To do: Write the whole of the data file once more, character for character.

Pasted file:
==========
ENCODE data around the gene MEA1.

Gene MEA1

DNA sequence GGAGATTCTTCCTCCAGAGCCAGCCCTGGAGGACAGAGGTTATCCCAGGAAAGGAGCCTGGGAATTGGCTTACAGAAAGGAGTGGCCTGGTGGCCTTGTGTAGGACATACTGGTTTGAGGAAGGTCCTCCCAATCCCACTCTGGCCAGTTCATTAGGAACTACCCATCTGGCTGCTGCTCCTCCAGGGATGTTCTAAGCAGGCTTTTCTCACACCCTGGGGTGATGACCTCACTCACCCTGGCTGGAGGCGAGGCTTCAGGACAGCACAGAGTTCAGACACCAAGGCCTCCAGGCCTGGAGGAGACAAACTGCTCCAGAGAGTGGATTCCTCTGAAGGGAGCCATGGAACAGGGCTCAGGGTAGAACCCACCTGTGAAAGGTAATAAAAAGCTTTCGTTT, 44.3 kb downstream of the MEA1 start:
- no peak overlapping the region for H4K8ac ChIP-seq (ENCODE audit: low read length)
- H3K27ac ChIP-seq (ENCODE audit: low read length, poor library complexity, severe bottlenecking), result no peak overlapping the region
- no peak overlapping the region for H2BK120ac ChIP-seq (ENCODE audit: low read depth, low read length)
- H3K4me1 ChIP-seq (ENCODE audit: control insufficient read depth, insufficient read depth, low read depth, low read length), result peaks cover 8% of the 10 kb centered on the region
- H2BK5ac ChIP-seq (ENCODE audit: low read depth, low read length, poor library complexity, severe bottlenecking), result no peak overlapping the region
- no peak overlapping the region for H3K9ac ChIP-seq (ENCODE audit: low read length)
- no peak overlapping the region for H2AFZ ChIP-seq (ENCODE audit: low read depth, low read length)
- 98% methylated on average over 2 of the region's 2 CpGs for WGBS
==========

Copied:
ENCODE data around the gene MEA1.

Gene MEA1

DNA sequence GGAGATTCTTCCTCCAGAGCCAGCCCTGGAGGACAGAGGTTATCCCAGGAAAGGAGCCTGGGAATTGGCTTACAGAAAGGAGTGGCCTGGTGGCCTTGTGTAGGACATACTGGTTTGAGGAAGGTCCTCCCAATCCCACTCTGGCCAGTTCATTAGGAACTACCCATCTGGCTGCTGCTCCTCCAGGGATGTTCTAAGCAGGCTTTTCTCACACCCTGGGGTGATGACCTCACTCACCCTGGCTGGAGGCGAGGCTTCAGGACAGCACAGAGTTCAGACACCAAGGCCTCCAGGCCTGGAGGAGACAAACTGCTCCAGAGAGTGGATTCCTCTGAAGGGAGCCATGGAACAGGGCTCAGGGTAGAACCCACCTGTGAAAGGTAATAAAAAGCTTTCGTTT, 44.3 kb downstream of the MEA1 start:
- no peak overlapping the region for H4K8ac ChIP-seq (ENCODE audit: low read length)
- H3K27ac ChIP-seq (ENCODE audit: low read length, poor library complexity, severe bottlenecking), result no peak overlapping the region
- no peak overlapping the region for H2BK120ac ChIP-seq (ENCODE audit: low read depth, low read length)
- H3K4me1 ChIP-seq (ENCODE audit: control insufficient read depth, insufficient read depth, low read depth, low read length), result peaks cover 8% of the 10 kb centered on the region
- H2BK5ac ChIP-seq (ENCODE audit: low read depth, low read length, poor library complexity, severe bottlenecking), result no peak overlapping the region
- no peak overlapping the region for H3K9ac ChIP-seq (ENCODE audit: low read length)
- no peak overlapping the region for H2AFZ ChIP-seq (ENCODE audit: low read depth, low read length)
- 98% methylated on average over 2 of the region's 2 CpGs for WGBS